India needs two countries like itself to sustain current consumption levels

August 13, 2015 05:29 pm | Updated December 04, 2021 11:33 pm IST - NEW DELHI

The planet first went into a consumption overshoot in the early 1970s. Photo: C.V. Subrahmanyam

The planet first went into a consumption overshoot in the early 1970s. Photo: C.V. Subrahmanyam

Global consumption of natural resources has reached dangerously unsustainable levels. On August 13, the earth would have used up its budget of available natural resources, mainly land, water and forests, for the entire year.

Observed as ‘Earth Overshoot Day', this day marks humanity’s ecological footprint exceeding what the earth can regenerate this year. Every year the Global Footprint Network calculates the number of days in that year for which the earth can support humanity’s ecological footprint with its available natural resources. The remainder of the year corresponds to the global overshoot.

Derek Eaton, vice-president of Research with the Global Footprint Network in Geneva, told The Hindu that Indians have consistently had one of the lowest per capita ecological footprint. Historically, cropland and forest footprint made for the largest ecological footprints until the late 1980s when carbon started outgrowing them. Today, cropland (38 per cent) and carbon (42 per cent) together makes up for 80 per cent of India’s ecological footprint. While India’s ecological footprint is way below that of industrialised and developed nations, its current consumption rates do exceed its biocapacity. At current consumption levels, Indians would need two countries of its size to sustain itself.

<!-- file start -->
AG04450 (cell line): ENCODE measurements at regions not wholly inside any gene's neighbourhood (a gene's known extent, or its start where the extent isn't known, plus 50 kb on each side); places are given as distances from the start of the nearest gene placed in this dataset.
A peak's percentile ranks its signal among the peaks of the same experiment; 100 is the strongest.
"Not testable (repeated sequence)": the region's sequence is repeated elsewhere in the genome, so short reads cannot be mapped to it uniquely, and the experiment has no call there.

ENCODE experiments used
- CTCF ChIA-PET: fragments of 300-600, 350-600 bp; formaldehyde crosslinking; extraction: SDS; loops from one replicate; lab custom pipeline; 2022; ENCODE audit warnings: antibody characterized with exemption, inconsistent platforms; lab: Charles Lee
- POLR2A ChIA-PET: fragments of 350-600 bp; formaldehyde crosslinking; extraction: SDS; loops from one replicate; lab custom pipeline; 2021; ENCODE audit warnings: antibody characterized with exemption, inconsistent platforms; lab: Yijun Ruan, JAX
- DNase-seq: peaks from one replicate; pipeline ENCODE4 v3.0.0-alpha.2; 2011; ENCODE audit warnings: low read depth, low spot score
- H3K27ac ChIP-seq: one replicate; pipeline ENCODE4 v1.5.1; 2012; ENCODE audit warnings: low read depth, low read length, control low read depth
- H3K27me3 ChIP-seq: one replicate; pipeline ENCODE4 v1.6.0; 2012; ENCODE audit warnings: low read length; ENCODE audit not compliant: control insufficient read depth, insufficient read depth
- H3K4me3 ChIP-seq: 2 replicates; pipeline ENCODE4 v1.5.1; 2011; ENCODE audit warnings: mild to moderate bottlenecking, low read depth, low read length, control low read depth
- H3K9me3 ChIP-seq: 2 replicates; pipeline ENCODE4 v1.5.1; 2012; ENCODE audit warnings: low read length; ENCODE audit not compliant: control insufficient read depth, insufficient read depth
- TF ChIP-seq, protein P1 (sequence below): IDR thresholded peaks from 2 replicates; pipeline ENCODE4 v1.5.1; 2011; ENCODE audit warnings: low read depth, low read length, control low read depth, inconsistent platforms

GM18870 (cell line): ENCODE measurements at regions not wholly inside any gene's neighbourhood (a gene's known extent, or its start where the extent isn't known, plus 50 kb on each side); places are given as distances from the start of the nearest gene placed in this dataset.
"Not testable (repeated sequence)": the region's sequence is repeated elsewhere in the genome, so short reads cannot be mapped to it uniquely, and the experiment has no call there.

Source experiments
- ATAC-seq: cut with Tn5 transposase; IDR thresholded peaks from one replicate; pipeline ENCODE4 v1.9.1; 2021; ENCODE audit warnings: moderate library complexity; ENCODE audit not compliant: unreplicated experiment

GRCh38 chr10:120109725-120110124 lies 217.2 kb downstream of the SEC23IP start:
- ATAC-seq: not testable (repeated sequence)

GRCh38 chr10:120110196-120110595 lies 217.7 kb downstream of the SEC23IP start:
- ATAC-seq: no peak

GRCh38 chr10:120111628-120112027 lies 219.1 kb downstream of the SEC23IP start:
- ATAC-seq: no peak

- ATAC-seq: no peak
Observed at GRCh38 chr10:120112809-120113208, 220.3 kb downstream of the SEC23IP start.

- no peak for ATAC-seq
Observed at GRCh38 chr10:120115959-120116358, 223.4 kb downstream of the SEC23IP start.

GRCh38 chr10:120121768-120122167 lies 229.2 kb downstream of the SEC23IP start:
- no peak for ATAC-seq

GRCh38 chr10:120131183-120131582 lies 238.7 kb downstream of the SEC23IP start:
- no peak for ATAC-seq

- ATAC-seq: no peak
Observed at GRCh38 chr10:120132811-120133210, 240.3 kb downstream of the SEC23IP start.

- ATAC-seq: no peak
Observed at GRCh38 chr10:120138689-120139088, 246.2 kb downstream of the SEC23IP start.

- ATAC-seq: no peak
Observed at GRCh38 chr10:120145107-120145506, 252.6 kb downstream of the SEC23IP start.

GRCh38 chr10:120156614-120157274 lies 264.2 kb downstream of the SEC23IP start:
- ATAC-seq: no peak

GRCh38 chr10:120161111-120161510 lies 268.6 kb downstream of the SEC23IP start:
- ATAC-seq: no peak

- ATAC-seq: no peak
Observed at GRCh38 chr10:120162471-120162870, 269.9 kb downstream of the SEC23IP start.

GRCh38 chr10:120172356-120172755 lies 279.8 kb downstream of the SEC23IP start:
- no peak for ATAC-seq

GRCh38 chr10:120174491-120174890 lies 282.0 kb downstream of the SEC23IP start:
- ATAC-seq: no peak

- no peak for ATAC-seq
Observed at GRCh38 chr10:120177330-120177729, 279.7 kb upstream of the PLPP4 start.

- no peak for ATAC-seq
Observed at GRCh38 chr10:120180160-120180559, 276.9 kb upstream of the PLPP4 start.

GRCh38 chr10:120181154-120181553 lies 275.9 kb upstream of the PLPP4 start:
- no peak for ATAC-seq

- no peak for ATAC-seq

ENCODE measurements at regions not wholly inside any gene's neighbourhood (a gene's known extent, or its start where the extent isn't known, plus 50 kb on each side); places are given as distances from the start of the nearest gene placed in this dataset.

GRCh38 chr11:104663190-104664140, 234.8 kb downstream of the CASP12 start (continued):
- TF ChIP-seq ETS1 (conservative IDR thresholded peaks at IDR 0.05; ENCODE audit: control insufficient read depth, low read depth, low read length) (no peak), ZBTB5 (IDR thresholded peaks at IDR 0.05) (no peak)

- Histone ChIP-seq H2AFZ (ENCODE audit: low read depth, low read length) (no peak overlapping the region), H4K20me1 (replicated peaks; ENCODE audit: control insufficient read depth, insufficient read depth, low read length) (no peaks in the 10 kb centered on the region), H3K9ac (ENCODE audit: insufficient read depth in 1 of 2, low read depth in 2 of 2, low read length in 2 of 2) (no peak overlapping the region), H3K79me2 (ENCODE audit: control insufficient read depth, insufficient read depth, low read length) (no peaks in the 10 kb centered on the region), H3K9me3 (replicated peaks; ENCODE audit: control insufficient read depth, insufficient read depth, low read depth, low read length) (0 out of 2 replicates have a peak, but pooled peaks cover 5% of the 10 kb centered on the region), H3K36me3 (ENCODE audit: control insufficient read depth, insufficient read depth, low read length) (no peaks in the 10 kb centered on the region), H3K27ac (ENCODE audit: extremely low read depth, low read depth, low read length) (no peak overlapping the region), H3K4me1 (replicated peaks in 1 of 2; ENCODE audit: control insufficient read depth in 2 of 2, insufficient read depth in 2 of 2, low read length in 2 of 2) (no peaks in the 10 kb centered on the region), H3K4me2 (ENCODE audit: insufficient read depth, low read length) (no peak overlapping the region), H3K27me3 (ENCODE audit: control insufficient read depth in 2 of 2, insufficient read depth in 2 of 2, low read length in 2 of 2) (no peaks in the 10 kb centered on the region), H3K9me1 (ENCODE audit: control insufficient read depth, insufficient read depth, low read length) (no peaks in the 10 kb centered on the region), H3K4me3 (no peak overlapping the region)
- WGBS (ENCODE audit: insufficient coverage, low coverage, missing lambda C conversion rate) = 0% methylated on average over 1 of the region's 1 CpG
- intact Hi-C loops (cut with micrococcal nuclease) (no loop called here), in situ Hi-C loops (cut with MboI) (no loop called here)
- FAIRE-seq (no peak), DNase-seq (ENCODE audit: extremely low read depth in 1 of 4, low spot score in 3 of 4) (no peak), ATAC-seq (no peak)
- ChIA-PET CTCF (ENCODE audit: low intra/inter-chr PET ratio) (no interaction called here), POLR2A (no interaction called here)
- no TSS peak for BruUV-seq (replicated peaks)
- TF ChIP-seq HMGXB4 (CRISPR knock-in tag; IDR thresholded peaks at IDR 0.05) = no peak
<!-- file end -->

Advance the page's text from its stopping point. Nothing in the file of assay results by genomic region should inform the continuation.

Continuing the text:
According to WWF, in 2000, Earth Overshoot Day fell in the month of October, but over the last decade it has moved to an earlier date in August. And given the rate at which increasing global consumption and population has been exerting pressure on available natural resources, this day would eventually move to May 8, WWF says. The planet first went into a consumption overshoot in the early 1970s.

The Living Planet Report 2014 released by WWF, found that humanity’s demand on the planet is over 50 per cent larger than what nature can renew. In other words it would take1.5 earths to produce the resources necessary to support our current levels of demand. Despite being the third largest green house gas emitter in the world, India is better placed than other developing and developed countries, such as China and the UK, which would require almost three such countries of its size to sustain its consumption. Japan would need 5.5 countries of its own size to meet its consumption requirements.

Carbon emissions continue pushing the ecological footprint further above the planet’s annual budget. Humanity’s carbon footprint alone more than doubled between 1961 and 1973, which is when the world went into ecological overshoot.

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